- Reactions to anesthesia
- Problems breathing
Transplants carry additional problems, such as:
- Rejection (the body considers the transplanted organ to be a “foreign substance” and uses its natural immune system to destroy it)
- Life-long need to take medicines (called immunosuppressive drugs) that prevent rejection by suppressing the immune system; this weaken the body's ability to fight infections
- Finding a healthy organ
However, if your primary doctor recommends a transplant, it probably is he best treatment option for your condition. Kidney transplants do save lives.
If you’re referred to us for a kidney transplant, a five-step process will begin.
The Transplant Process
The information that follows is an edited version of a brochure about kidney transplants at URMC. You can request the complete brochure by calling us at (585) 275-7753.
When you are referred to us for a kidney transplant, a five-step process will begin.
You’ll be contacted when a kidney is available. If your new kidney is from a living donor, both you and the donor will be in surgery at the same time. One team of surgeons will do the nephrectomy (removing the kidney from the donor), while another prepares you to receive the donated kidney.
If your new kidney is from a person who has recently died, your surgery starts when it arrives at the hospital and the results of the cross-match test, described above, are negative (satisfactory).
The surgery can take from 3 to 4 hours or more. You will be given general anesthesia. Your surgeon makes an incision in your lower abdomen and puts the new kidney in place. Then the surgeon connects the artery and vein of the new kidney to your own artery and vein. Your blood will then flow through the new kidney. The ureter from the new kidney will be connected to your bladder. Often, the new kidney will start making urine as soon as your blood starts flowing through it, but sometimes a few weeks pass before it starts working. Unless they are causing infection or high blood pressure, your own kidneys are left in place.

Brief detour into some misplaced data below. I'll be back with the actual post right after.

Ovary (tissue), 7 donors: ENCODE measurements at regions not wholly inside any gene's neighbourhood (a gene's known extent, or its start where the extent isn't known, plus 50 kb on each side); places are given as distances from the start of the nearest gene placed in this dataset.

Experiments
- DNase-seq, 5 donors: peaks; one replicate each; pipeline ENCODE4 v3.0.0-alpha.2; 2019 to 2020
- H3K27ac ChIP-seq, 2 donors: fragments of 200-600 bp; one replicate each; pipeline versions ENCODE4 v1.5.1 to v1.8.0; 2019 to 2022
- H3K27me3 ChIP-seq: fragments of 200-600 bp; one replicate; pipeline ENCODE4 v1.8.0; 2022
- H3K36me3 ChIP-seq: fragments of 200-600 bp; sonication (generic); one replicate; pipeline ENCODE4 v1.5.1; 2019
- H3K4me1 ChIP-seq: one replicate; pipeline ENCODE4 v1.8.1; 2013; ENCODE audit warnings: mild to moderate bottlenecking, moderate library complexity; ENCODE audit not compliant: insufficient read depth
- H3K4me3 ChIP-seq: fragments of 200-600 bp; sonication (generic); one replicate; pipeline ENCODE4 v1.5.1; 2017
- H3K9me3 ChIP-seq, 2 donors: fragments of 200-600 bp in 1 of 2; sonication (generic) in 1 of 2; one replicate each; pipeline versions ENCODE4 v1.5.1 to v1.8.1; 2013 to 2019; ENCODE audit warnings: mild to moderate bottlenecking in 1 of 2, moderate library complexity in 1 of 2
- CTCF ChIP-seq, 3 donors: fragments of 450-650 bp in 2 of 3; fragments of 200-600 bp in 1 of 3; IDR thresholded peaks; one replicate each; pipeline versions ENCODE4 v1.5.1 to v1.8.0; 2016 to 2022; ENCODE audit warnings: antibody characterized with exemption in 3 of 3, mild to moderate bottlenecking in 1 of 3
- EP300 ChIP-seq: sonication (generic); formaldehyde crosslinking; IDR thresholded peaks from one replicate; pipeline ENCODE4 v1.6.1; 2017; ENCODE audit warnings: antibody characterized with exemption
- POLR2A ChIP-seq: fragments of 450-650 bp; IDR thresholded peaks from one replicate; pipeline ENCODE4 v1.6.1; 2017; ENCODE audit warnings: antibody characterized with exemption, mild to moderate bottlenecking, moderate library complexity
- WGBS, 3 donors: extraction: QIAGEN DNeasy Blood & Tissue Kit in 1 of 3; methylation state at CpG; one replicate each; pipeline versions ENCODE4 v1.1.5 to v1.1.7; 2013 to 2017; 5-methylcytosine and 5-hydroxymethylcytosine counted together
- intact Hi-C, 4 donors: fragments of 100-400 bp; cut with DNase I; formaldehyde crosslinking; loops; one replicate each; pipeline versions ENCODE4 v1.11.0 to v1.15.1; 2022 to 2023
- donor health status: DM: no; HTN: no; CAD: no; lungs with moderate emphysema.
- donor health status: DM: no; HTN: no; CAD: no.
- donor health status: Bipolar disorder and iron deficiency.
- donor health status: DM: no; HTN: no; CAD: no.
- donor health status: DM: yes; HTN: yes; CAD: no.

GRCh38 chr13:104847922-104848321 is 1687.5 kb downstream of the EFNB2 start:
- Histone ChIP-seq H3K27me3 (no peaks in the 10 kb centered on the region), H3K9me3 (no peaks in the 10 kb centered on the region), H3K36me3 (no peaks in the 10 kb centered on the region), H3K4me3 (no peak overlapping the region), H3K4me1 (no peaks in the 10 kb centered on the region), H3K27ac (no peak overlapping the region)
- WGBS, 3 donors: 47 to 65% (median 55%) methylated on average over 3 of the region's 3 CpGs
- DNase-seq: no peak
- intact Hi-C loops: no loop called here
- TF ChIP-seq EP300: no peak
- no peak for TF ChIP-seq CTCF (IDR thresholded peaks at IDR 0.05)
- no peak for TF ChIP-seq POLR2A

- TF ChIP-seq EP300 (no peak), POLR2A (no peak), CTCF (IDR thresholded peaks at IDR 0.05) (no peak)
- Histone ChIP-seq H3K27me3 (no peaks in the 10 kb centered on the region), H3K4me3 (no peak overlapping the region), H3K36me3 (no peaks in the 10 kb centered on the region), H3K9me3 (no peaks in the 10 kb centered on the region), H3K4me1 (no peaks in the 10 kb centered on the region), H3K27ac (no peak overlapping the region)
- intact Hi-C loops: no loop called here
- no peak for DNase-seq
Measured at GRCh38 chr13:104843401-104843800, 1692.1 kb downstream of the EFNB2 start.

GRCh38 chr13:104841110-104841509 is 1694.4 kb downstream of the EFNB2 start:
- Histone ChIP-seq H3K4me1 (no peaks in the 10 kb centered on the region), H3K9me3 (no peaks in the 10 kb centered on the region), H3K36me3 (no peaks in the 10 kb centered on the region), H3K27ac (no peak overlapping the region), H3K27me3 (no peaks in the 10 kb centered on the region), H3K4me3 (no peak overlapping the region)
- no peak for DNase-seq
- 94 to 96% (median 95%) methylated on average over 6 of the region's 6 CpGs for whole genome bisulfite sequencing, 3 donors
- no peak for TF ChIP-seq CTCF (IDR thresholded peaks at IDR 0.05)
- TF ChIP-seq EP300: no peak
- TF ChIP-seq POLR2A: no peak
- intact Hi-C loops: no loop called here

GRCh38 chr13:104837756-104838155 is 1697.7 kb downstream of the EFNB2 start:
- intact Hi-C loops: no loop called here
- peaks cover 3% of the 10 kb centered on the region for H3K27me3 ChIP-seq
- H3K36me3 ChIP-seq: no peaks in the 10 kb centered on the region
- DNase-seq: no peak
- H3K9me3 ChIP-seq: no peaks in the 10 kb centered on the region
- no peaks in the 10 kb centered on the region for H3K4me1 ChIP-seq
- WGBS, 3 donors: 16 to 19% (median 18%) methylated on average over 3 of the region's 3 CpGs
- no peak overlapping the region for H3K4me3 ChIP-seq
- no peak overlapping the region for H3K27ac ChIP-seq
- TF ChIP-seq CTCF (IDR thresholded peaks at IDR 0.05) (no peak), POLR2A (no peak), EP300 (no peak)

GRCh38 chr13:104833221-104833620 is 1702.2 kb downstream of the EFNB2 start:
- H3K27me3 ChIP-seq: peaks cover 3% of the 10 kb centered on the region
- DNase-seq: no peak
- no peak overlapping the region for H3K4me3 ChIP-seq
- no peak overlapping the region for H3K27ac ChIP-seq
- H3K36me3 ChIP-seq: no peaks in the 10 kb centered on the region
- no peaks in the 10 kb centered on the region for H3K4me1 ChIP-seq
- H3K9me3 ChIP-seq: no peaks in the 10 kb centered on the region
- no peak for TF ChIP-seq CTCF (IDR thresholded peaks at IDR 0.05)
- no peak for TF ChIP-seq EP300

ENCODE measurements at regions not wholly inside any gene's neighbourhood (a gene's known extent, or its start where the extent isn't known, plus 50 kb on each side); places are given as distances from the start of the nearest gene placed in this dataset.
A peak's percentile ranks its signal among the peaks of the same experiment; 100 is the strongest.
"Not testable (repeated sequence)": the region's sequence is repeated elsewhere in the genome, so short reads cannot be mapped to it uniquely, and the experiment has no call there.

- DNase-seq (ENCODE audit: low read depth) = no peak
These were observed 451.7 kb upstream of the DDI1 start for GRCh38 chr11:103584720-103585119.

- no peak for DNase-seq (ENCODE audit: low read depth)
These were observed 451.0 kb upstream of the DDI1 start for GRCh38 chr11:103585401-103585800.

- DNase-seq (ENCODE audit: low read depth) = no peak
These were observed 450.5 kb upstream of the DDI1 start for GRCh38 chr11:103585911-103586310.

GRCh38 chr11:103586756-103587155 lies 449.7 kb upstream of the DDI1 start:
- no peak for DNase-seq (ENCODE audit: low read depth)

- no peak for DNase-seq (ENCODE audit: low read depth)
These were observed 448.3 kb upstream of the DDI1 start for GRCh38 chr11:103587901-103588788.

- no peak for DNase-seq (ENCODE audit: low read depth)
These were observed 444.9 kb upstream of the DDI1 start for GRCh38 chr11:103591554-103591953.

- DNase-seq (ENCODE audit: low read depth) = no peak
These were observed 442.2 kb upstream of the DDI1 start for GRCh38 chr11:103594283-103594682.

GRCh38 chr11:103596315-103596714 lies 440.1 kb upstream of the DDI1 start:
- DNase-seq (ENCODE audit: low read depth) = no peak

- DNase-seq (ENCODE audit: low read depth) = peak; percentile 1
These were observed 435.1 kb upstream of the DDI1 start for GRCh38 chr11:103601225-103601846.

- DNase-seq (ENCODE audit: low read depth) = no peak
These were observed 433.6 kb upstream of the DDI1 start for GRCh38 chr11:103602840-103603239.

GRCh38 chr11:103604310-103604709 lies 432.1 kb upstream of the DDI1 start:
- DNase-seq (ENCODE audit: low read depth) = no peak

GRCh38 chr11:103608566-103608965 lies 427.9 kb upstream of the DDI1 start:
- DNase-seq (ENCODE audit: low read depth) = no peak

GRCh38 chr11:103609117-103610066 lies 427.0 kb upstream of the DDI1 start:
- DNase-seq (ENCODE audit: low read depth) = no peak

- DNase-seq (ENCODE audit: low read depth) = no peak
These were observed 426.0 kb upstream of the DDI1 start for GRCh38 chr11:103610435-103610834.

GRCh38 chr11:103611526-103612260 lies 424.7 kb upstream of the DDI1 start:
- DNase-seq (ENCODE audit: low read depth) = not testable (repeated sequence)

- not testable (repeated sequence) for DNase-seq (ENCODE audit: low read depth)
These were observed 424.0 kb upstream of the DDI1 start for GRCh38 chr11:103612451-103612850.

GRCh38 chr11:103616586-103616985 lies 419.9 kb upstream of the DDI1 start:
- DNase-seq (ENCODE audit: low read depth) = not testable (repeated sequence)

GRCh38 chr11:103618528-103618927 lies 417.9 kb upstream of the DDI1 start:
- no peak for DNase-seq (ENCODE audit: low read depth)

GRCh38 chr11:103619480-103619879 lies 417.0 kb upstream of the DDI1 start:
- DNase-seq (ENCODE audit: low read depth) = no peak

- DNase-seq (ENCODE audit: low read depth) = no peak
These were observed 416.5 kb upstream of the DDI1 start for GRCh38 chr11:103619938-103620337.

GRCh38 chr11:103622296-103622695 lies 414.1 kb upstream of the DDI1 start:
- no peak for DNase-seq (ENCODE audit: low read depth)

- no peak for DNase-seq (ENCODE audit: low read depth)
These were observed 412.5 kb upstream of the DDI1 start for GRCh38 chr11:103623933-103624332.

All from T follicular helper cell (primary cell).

Recovery in the Hospital
You’ll probably stay in the hospital for about a week or so after surgery. Immediately after surgery, you’ll be taken to the Surgical Intensive Care Unit (SICU). After a day or so there, you’ll go to the Inpatient Transplant Unit where you’ll take medicines to prevent infections and rejection of your new kidney. Your doctor will check for bleeding and other problems.
You’ll also be prepared for your return home. You’ll be given a schedule for follow-up visits and routine blood draws, and a 24-hour phone number for emergencies or other problems. You’ll learn how to deal with the medicines you’ll be taking and their side effects, recognize rejection symptoms, plan proper diets and generally take responsibility for your recovery at home. The transplant coordinator, social worker, and psychiatrist are all available when needed. The social worker will help arrange your discharge needs, such as rehabilitation or long-term placement, chemical dependency counseling, and transportation home. You’ll also be offered a referral to a community health nurse who can help you at home.